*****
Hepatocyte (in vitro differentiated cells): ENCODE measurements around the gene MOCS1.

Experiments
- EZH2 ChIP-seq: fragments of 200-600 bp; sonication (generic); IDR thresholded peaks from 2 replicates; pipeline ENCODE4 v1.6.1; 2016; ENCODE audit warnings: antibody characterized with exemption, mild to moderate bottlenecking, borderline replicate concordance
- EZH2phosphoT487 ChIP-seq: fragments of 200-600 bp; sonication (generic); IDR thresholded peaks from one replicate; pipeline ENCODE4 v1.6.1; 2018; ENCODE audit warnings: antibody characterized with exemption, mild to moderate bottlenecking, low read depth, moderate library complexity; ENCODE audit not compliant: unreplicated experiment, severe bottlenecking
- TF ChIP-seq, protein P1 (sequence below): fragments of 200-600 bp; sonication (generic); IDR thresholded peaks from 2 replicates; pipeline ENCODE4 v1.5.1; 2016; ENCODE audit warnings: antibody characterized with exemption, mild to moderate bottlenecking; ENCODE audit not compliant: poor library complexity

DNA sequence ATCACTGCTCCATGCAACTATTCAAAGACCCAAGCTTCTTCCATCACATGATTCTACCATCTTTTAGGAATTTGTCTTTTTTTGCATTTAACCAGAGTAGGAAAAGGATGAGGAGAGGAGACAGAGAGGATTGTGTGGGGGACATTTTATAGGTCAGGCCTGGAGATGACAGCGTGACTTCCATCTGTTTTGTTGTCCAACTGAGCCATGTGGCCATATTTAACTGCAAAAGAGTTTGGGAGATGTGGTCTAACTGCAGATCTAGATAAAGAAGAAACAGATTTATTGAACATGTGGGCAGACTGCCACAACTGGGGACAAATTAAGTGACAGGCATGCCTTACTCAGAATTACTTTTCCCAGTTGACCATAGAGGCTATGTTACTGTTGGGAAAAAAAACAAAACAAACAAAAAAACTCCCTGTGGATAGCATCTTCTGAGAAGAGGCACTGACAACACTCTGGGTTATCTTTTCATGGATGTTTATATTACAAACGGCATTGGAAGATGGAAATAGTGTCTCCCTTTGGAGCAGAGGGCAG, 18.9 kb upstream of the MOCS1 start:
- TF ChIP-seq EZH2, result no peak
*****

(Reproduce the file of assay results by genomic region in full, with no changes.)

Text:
Hepatocyte (in vitro differentiated cells): ENCODE measurements around the gene MOCS1.

Experiments
- EZH2 ChIP-seq: fragments of 200-600 bp; sonication (generic); IDR thresholded peaks from 2 replicates; pipeline ENCODE4 v1.6.1; 2016; ENCODE audit warnings: antibody characterized with exemption, mild to moderate bottlenecking, borderline replicate concordance
- EZH2phosphoT487 ChIP-seq: fragments of 200-600 bp; sonication (generic); IDR thresholded peaks from one replicate; pipeline ENCODE4 v1.6.1; 2018; ENCODE audit warnings: antibody characterized with exemption, mild to moderate bottlenecking, low read depth, moderate library complexity; ENCODE audit not compliant: unreplicated experiment, severe bottlenecking
- TF ChIP-seq, protein P1 (sequence below): fragments of 200-600 bp; sonication (generic); IDR thresholded peaks from 2 replicates; pipeline ENCODE4 v1.5.1; 2016; ENCODE audit warnings: antibody characterized with exemption, mild to moderate bottlenecking; ENCODE audit not compliant: poor library complexity

DNA sequence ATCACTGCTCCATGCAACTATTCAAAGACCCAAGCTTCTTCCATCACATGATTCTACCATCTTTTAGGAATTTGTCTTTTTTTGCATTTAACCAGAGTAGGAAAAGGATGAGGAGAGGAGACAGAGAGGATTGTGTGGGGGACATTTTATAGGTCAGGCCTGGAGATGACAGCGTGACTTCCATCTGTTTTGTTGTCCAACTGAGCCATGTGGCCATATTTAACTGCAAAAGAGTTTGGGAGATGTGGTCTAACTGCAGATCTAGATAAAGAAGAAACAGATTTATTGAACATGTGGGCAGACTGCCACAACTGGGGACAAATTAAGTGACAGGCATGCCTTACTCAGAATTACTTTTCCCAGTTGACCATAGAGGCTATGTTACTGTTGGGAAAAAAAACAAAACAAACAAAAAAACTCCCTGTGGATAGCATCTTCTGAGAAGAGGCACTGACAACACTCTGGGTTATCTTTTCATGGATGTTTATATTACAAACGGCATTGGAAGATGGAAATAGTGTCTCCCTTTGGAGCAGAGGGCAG, 18.9 kb upstream of the MOCS1 start:
- TF ChIP-seq EZH2, result no peak